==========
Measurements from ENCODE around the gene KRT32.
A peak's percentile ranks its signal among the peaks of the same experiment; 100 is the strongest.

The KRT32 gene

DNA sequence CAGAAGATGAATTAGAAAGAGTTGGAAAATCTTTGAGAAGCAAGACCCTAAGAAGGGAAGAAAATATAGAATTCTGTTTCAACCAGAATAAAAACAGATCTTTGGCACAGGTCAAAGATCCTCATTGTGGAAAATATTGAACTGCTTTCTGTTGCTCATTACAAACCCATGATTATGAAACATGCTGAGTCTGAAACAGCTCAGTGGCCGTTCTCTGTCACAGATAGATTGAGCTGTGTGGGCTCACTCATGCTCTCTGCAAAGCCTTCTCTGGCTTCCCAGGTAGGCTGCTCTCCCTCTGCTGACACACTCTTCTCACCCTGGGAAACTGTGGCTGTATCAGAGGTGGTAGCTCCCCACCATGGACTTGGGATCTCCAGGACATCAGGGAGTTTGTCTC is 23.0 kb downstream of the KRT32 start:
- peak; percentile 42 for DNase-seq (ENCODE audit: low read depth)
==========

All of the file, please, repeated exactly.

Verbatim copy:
Measurements from ENCODE around the gene KRT32.
A peak's percentile ranks its signal among the peaks of the same experiment; 100 is the strongest.

The KRT32 gene

DNA sequence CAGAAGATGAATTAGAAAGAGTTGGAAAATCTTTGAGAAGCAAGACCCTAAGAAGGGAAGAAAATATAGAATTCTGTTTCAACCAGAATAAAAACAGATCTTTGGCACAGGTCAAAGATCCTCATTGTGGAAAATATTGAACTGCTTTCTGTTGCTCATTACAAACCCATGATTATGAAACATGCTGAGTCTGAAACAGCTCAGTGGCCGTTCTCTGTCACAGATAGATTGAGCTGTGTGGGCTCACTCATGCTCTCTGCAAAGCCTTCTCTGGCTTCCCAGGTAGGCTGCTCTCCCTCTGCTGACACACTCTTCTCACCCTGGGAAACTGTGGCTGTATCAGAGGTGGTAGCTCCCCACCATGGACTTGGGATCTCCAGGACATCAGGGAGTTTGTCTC is 23.0 kb downstream of the KRT32 start:
- peak; percentile 42 for DNase-seq (ENCODE audit: low read depth)